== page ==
Wednesday, November 24, 2010

Wandering the Ruins

Due to the fact that my strained back muscle was still giving me fits Denny and I limited our time in Flagler Beach to exploring the A1A, puttering around doing odd jobs on and in The Beast and finally driving about a mile and a half down the road to see the Bulow Plantation Ruins State Park.

The entry fee is $4 per vehicle for the park. There are a couple of nature trails and a canoe launch on the grounds as well as the ruins of the Bulow Plantation to explore but it's not a huge park. The path leading to the sugar mill allows you to see what the land looked like when Charles Bulow purchased his 4600+ acres of land to build his plantation. His slaves cleared 2200 acres and planted cotton, sugar cane, rice and indigo. As we walked the nature trail to the sugar mill ruins I couldn't help but be awed by the incredible amount of hard work the slaves would have had to clear such huge trees and large amounts of brush and palmettos to be able to plant fields of cotton. There are only a few limestone blocks left in the area of the slave housing; it is said that Major Bulow owned 159 slaves who were housed in 46 cabins that measured 12 feet by 16 feet and that the slaves were allowed to have gardens for growing their own food. All of this was considering treating them well by the standards of the day. Major Bulow himself died only two years after the plantation was built and the grounds planted and his 17 year old son took over the reins of the business upon Major Bulow's death, successfully running the plantation until the start of the Second Seminole Indian War.
The path to the sugar mill is about 1/4 mile long, although you can also drive to the site. There are plaques that explain what you are seeing and what process of the sugar cane extraction took place in which area. The grinding mechanism was operated by a steam engine so the mill was quite modern for its time.
An artist's interpretation of what the sugar mill originally looked like.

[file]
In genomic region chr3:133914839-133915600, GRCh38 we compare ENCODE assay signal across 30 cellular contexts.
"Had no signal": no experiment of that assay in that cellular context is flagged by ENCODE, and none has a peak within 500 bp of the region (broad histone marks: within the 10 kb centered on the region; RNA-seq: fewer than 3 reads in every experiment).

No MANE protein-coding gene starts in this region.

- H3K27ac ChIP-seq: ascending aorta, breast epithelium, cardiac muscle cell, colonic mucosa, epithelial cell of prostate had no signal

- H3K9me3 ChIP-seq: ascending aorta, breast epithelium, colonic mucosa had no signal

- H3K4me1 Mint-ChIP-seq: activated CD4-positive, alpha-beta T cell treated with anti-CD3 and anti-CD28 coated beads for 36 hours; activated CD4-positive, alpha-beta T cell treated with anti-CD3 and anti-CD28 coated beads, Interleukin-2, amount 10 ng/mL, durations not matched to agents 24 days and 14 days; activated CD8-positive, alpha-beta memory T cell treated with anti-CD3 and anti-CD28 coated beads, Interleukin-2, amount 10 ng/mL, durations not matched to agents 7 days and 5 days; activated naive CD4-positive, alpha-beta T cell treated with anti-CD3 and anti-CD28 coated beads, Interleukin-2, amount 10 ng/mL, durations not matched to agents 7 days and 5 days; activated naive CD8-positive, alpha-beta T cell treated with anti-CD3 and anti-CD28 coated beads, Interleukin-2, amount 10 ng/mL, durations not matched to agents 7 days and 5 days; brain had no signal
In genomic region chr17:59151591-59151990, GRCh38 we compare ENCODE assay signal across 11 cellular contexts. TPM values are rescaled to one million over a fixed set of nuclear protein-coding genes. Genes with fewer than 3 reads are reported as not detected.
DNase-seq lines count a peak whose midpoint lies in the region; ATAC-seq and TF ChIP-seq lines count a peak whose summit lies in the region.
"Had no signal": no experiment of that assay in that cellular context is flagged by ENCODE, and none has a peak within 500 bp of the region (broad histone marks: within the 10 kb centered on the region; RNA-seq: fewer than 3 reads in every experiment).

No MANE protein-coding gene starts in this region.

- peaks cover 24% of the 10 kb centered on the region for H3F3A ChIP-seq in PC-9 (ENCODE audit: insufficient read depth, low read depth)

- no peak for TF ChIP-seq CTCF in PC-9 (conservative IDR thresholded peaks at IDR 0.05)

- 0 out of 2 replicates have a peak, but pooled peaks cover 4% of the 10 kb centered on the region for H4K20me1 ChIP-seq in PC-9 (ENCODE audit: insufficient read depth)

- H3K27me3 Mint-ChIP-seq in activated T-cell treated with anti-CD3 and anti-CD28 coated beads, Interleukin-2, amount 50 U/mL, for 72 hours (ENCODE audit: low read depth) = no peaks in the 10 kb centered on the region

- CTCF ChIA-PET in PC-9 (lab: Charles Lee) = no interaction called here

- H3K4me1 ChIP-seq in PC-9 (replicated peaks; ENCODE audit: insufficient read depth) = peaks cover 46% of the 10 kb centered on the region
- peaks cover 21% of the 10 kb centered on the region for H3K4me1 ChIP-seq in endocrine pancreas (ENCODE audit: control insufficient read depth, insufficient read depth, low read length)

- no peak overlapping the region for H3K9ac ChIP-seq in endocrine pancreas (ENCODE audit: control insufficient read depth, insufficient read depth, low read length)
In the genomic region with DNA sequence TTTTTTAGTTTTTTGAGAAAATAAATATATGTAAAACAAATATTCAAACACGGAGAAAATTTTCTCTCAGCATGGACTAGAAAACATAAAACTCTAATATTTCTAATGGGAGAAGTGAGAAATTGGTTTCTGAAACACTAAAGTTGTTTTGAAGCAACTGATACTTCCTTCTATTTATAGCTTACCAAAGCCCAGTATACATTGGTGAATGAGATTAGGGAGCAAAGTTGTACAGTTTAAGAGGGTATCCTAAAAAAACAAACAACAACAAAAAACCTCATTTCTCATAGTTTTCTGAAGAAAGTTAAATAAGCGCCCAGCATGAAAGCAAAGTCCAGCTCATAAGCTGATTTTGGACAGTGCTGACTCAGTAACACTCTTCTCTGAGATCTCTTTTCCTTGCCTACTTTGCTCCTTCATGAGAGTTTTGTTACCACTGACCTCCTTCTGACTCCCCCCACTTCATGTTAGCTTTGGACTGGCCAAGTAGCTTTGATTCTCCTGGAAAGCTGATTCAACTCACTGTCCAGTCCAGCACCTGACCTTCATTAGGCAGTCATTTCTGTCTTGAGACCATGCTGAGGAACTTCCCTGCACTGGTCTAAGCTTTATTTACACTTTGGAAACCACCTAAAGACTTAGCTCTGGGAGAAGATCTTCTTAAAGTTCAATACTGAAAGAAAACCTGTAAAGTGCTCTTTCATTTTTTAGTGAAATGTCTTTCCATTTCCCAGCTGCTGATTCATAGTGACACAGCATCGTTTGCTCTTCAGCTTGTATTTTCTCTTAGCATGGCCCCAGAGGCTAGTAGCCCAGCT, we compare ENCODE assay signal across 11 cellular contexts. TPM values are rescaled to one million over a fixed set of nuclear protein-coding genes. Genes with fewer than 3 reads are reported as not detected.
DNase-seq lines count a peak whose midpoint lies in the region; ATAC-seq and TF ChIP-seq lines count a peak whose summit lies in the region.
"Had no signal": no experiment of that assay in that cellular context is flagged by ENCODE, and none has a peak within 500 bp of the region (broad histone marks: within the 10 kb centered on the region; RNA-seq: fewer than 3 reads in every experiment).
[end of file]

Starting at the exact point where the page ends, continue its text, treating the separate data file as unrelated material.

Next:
During the time of the plantation's operation, there was unrest among the local tribes of the Seminole Indian Nation over the government's treatment of them and in not honoring treaties. When the government attempted to force the Seminoles into reservations west of the Mississippi River, the Indians rebelled and the war started. Bulow Plantation was taken over by army troups but they soon withdrew from the plantation due to the soldiers falling ill with dysentery and yellow fever. The Seminoles then burned all the local plantations, including Bulow Plantation and its mill. The land once again looks as it did when the Indians lived there as all that's left of the plantation house are the remnants of the support pillars at the four corners of the house. You can see them in the picture below; they are the four slender white posts within the fence. Denny and I measured it off--the house would have been 40 feet wide by 60 feet long. Not a Tara, to be sure.To the rear of the plantation house was Bulow Creek. The creek was used to ship the cotton, indigo, molasses and sugar down to the creek to the Halifax River on Bulow's barges. From there they proceeded to Mosquito Inlet (now called Ponce Inlet) and on to the Caribbean and the east coast. Supposedly John Audobon came here to study native Florida birds which was considered unusual as most plantation owners would have considered Audobon's work as trivial and non-productive. The boat slips still exist because Bulow lined them with the empty ale and wine bottles from house parties which kept the creek banks intact. And finally, simply because it intrigued me, are three blurry photographs of a chamleon. I was trying to focus in on him as he ran up the tree from the ground but quickly realized that he was changed color as I snapped away. He went from lime green to mottled brown in less than 15 seconds. He actually became much darker in color, but I stopped after the three shots when the camera wouldn't focus quickly enough. Mother Nature is amazing.